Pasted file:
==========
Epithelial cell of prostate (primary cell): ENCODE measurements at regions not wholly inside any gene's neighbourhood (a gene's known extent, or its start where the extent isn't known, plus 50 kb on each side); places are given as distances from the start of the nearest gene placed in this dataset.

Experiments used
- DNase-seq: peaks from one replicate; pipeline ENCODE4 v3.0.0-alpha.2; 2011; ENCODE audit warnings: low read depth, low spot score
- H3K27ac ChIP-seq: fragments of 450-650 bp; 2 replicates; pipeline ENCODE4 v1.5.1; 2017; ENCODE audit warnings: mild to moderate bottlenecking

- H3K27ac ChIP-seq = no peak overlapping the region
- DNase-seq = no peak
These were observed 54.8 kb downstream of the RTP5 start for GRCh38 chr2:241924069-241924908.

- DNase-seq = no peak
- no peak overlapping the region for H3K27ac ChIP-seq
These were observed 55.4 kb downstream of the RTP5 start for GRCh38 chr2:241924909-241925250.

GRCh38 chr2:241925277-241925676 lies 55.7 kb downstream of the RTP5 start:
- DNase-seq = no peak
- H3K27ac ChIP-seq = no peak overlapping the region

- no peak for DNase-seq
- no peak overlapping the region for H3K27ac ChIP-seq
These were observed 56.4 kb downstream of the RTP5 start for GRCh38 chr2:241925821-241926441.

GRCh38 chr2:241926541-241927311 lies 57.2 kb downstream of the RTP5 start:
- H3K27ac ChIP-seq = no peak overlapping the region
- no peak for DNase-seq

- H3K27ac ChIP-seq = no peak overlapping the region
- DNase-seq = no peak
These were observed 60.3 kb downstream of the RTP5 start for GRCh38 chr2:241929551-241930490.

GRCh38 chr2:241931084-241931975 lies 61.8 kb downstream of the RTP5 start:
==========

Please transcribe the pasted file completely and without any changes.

Epithelial cell of prostate (primary cell): ENCODE measurements at regions not wholly inside any gene's neighbourhood (a gene's known extent, or its start where the extent isn't known, plus 50 kb on each side); places are given as distances from the start of the nearest gene placed in this dataset.

Experiments used
- DNase-seq: peaks from one replicate; pipeline ENCODE4 v3.0.0-alpha.2; 2011; ENCODE audit warnings: low read depth, low spot score
- H3K27ac ChIP-seq: fragments of 450-650 bp; 2 replicates; pipeline ENCODE4 v1.5.1; 2017; ENCODE audit warnings: mild to moderate bottlenecking

- H3K27ac ChIP-seq = no peak overlapping the region
- DNase-seq = no peak
These were observed 54.8 kb downstream of the RTP5 start for GRCh38 chr2:241924069-241924908.

- DNase-seq = no peak
- no peak overlapping the region for H3K27ac ChIP-seq
These were observed 55.4 kb downstream of the RTP5 start for GRCh38 chr2:241924909-241925250.

GRCh38 chr2:241925277-241925676 lies 55.7 kb downstream of the RTP5 start:
- DNase-seq = no peak
- H3K27ac ChIP-seq = no peak overlapping the region

- no peak for DNase-seq
- no peak overlapping the region for H3K27ac ChIP-seq
These were observed 56.4 kb downstream of the RTP5 start for GRCh38 chr2:241925821-241926441.

GRCh38 chr2:241926541-241927311 lies 57.2 kb downstream of the RTP5 start:
- H3K27ac ChIP-seq = no peak overlapping the region
- no peak for DNase-seq

- H3K27ac ChIP-seq = no peak overlapping the region
- DNase-seq = no peak
These were observed 60.3 kb downstream of the RTP5 start for GRCh38 chr2:241929551-241930490.

GRCh38 chr2:241931084-241931975 lies 61.8 kb downstream of the RTP5 start: